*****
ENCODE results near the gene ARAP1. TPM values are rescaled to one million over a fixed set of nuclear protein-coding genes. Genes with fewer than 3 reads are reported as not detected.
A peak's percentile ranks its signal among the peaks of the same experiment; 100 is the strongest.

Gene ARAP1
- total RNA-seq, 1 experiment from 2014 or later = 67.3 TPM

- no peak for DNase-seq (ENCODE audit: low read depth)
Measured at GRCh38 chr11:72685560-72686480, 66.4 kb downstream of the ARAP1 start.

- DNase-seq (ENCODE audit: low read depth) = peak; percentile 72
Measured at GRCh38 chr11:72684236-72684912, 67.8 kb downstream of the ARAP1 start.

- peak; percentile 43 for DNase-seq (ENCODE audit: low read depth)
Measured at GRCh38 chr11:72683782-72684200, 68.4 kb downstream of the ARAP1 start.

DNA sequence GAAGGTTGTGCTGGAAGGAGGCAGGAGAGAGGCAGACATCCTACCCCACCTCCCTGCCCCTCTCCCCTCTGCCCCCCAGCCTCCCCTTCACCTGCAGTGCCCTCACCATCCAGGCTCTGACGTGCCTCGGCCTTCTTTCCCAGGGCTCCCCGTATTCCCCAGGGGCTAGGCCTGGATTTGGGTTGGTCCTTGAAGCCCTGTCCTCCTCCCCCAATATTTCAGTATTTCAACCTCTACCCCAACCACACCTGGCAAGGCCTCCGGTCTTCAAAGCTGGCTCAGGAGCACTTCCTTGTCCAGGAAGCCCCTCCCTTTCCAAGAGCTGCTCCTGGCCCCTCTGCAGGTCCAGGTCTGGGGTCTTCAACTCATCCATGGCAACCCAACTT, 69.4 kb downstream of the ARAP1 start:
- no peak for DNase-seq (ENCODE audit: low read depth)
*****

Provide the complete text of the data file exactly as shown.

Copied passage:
ENCODE results near the gene ARAP1. TPM values are rescaled to one million over a fixed set of nuclear protein-coding genes. Genes with fewer than 3 reads are reported as not detected.
A peak's percentile ranks its signal among the peaks of the same experiment; 100 is the strongest.

Gene ARAP1
- total RNA-seq, 1 experiment from 2014 or later = 67.3 TPM

- no peak for DNase-seq (ENCODE audit: low read depth)
Measured at GRCh38 chr11:72685560-72686480, 66.4 kb downstream of the ARAP1 start.

- DNase-seq (ENCODE audit: low read depth) = peak; percentile 72
Measured at GRCh38 chr11:72684236-72684912, 67.8 kb downstream of the ARAP1 start.

- peak; percentile 43 for DNase-seq (ENCODE audit: low read depth)
Measured at GRCh38 chr11:72683782-72684200, 68.4 kb downstream of the ARAP1 start.

DNA sequence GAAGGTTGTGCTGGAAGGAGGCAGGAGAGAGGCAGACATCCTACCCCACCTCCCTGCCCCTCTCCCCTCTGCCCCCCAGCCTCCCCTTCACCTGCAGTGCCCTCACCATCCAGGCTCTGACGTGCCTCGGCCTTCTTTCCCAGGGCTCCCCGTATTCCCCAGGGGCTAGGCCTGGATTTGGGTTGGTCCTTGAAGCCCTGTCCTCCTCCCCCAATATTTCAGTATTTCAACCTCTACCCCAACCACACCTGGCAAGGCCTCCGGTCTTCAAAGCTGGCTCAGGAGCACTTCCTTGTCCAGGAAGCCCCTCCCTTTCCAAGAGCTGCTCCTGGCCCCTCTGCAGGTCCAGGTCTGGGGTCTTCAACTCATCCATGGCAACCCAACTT, 69.4 kb downstream of the ARAP1 start:
- no peak for DNase-seq (ENCODE audit: low read depth)